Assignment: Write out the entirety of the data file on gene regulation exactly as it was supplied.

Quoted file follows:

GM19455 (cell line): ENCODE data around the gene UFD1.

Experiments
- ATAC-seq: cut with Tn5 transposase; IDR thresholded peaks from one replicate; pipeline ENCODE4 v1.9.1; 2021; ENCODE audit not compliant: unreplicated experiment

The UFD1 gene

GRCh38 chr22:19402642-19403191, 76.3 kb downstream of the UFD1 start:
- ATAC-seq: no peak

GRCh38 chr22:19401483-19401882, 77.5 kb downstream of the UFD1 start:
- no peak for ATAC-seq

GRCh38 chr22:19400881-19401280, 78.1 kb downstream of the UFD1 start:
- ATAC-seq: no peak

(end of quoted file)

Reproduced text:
GM19455 (cell line): ENCODE data around the gene UFD1.

Experiments
- ATAC-seq: cut with Tn5 transposase; IDR thresholded peaks from one replicate; pipeline ENCODE4 v1.9.1; 2021; ENCODE audit not compliant: unreplicated experiment

The UFD1 gene

GRCh38 chr22:19402642-19403191, 76.3 kb downstream of the UFD1 start:
- ATAC-seq: no peak

GRCh38 chr22:19401483-19401882, 77.5 kb downstream of the UFD1 start:
- no peak for ATAC-seq

GRCh38 chr22:19400881-19401280, 78.1 kb downstream of the UFD1 start:
- ATAC-seq: no peak